Radiotherapy technology services
The Leeds Cancer Centre Radiotherapy Service has 12 treatment machines. Each machine is capable of treating 50 to 60 patients per day.
The photograph above shows a picture of a Linac
Your course of radiotherapy is likely to be delivered on the same treatment machine daily. You may be treated on a different machine if an equipment breakdown occurs or when routine equipment maintenance is needed. When this happens, Clinical Technologists and Scientists jointly provide the engineering and physics skills to confidently make sure that the treatment machine is safe to return to clinical use.
The treatment room is split into a clinical area and an engineering area by a dividing screen. The whole treatment machine is large and weighs several tons.
Most of the machine is behind the screen. The gantry is held in position by the base platform and rotates upon it. The arm and head are connected to the gantry and rotate with it. Together with the couch, the machine can be positioned to suit all treatments.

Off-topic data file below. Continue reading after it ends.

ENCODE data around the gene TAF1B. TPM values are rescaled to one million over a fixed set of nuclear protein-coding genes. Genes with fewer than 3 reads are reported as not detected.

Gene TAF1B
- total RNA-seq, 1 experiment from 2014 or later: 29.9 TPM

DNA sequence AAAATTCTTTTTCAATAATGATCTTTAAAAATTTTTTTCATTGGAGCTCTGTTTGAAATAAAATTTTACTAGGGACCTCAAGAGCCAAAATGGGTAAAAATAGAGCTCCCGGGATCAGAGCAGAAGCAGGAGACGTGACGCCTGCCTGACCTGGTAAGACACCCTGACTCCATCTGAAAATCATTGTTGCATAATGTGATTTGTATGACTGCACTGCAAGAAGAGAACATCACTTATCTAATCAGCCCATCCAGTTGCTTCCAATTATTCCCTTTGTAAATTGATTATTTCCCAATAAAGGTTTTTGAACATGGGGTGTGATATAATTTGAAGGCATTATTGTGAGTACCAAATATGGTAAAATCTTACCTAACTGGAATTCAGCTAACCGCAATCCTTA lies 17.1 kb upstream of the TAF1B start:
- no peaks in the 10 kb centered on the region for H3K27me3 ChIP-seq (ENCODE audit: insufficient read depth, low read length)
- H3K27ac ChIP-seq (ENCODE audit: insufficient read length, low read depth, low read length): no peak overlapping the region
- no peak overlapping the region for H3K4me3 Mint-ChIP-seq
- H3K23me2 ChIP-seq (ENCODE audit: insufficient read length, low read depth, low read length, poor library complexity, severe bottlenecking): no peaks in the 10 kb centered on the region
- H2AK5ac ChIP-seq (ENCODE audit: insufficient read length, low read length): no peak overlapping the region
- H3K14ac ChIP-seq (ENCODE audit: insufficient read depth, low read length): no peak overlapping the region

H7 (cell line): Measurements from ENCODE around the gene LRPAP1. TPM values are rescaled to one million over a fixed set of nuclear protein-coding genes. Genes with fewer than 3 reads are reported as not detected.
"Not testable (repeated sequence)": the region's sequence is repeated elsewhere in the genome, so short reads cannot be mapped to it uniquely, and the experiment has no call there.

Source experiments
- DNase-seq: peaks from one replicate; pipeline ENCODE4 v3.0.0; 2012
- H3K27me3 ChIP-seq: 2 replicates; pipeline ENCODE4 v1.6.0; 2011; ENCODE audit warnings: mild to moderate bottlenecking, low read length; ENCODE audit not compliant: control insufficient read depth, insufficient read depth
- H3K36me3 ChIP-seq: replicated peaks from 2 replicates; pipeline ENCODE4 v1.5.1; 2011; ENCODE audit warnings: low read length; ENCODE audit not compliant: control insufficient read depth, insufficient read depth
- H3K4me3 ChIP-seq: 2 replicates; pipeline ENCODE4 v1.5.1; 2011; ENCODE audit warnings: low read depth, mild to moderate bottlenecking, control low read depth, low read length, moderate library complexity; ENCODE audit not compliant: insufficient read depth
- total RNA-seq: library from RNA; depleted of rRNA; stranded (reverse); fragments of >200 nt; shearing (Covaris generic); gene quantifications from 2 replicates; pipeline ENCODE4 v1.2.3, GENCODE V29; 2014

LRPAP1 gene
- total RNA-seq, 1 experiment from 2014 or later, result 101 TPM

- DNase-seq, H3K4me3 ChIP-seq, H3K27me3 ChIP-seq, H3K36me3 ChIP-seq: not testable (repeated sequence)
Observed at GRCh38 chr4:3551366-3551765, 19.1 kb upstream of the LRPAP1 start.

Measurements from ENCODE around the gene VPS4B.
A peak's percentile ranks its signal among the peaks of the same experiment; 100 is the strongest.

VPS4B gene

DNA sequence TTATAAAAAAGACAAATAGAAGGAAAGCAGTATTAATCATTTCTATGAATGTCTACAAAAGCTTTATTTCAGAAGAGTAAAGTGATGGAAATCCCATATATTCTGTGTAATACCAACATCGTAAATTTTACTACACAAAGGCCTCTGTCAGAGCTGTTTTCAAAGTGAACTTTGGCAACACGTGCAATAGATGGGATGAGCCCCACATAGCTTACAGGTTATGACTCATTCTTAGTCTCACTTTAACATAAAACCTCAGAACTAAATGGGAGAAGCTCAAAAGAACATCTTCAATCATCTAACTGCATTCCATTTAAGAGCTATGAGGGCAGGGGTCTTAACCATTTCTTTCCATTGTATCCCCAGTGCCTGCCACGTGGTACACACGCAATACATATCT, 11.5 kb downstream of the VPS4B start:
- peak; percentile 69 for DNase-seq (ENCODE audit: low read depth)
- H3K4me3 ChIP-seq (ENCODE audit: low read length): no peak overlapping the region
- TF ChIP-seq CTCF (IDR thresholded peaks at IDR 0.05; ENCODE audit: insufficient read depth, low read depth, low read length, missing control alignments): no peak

This photograph shows what is behind the wall.
From an engineering point of view, treatment accuracy is dependent on radiation strength and shape, machine position, couch position and patient imaging systems. The machines computer based control system, reads data from many two channel sensors on these critical systems.
Permanent faults can be traced and quickly repaired. Intermittent faults are difficult to reproduce and time consuming to find.Parts prone to wear and tear are replaced during routine maintenance, to reduce the chance of failure during clinical use. All major and surprisingly some minor machine changes can require lengthy testing. We need to prove that the machine can position itself accurately, deliver radiation correctly and produce clear images.
Treatment machines need routine upgrades to allow delivery of more complex treatments. Radiographers carry out extra clinical testing to prove these treatments can be delivered safely.